It was a momentous decision, not only for Lawrence and the university but also for science—and, arguably, for the rest of us. For while Lawrence would have found success at almost any institution, Berkeley was one of the few whose ambitions matched his own. Without Berkeley, and without the support of the state of California, Lawrence might not have realized his vision, and we might not be living with its profound consequences.
Dehn (pronounced “Dane”) resurrected or reinvented at least three genres given up for dead at the time: the British mystery, the Shakespeare adaptation, and the spy film. He understood a thing or two about espionage, having taught and then practiced it with distinction during World War II. Yet the hundredth anniversary of Dehn’s birth has passed without the merest hiccup of notice.
In Up Front, we have here not only the wonderful drawings with which Bill Mauldin made his fame but a singularly able commentary on how the drawings were conceived and on the war itself, on war itself. You will recognize many of the drawings, but there are others which, even now, can be properly appreciated only by combat soldiers.
This war is being fought over the structure of industrial society—its basic principles, its purposes, and its institutions. It has one issue, only one: the social and political order of the entirely new physical reality Western man has built up as his habitat since James Watt invented the steam engine almost two hundred years ago.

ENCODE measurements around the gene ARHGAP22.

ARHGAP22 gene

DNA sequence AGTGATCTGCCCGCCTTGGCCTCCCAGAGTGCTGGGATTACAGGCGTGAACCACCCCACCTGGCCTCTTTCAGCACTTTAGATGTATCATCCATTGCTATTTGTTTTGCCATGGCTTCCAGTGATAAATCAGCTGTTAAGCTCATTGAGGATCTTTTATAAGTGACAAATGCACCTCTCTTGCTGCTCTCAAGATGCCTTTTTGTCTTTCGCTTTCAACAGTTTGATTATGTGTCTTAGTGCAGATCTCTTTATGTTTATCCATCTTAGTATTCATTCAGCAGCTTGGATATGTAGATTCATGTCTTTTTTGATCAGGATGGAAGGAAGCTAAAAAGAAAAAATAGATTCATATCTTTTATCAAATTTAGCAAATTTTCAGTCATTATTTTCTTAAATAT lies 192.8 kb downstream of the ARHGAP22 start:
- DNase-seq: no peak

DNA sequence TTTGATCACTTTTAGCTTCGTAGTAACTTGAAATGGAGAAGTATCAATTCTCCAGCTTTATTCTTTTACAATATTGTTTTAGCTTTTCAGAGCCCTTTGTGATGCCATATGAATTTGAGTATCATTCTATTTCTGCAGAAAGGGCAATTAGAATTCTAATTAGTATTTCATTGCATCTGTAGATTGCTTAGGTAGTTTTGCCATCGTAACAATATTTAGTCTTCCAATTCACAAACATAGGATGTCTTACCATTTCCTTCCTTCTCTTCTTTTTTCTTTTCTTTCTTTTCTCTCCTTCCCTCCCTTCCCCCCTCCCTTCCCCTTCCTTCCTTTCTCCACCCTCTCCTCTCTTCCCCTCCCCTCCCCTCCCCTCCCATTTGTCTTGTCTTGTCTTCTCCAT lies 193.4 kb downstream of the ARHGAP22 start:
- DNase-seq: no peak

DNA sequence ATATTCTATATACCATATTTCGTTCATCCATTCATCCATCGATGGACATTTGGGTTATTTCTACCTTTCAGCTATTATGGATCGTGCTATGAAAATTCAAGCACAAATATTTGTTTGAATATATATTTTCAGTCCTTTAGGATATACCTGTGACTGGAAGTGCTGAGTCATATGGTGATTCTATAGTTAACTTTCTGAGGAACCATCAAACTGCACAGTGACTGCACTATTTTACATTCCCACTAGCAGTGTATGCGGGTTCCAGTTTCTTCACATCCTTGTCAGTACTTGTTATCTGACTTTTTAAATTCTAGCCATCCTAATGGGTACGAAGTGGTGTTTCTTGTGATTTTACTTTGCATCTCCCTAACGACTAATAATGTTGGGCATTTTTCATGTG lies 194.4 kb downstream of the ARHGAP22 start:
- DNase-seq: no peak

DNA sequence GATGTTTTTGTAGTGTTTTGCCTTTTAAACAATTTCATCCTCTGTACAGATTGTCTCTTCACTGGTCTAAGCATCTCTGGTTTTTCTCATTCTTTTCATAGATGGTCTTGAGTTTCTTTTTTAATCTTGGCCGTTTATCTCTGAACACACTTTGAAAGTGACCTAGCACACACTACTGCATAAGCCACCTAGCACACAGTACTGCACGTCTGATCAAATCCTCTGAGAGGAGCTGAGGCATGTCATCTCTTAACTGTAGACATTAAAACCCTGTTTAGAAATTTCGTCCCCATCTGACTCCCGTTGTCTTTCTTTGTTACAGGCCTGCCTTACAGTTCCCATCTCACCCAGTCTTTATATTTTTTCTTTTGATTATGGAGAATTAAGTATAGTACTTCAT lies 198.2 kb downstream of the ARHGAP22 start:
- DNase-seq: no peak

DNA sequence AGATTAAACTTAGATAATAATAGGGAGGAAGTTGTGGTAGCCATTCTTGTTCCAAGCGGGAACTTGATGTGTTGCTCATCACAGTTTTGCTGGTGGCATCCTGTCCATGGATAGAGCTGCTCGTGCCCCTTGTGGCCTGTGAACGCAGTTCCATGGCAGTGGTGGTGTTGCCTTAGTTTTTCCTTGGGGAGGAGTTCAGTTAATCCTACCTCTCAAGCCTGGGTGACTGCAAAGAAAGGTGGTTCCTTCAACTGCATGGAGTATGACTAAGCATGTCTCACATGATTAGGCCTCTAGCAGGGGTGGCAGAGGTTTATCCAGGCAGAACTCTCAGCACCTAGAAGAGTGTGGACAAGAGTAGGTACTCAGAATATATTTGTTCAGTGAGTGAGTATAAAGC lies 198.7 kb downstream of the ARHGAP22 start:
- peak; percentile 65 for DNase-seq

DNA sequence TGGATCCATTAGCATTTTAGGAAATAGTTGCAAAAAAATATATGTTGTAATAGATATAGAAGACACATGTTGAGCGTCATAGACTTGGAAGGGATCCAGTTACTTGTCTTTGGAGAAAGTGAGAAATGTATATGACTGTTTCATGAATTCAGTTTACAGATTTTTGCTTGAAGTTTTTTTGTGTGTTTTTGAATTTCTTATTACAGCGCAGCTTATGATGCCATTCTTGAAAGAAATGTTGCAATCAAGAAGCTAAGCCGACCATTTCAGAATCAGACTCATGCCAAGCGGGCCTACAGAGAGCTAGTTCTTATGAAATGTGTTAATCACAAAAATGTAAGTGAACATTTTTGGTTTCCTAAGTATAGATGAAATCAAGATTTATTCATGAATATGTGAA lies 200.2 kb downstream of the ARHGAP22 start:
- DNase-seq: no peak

On the night of August 3, 1944—in the hot crickety darkness of Riga, Latvia—my grandparents did two remarkable things. After midnight, while his children were sleeping, my grandfather—Harijs Mindenbergs—sat down at the kitchen table and wrote three letters: One to Benita, his wife. One to Juris, his son. And one to Ruta, his daughter and my mother. Soviet troops were advancing toward the city. In five hours, most of the family would flee to Germany.
Everett had no idea how long his parents had been standing outside his bedroom door. He hadn’t heard them knock or try the knob, hadn’t heard them call out. But by the time he opened the door his father was kneeling at the loc [...]
There seem very few subjects in which Shaw was not interested, and fewer still on which he was not prepared to express his opinion. Nevertheless, it may surprise most people to learn that towards the end of his life the ubiquitous playwright concerned himself with such advanced ideas as space-travel and supersonic flight.
In 1917 she met the rancher and entrepreneur Sebastian Mendiluce, twenty years her senior. Everyone was surprised when they announced their engagement, after only a few months. According to people who knew him at the time, Mendiluce thought little of literature in general and poetry in particular, had no artistic sensibility (although he did occasionally go to the opera), and his conversation was on a par with that of his farmhands and factory workers. He was tall and energetic, but not handsome by any standard. There was, however, no disputing his inexhaustible wealth.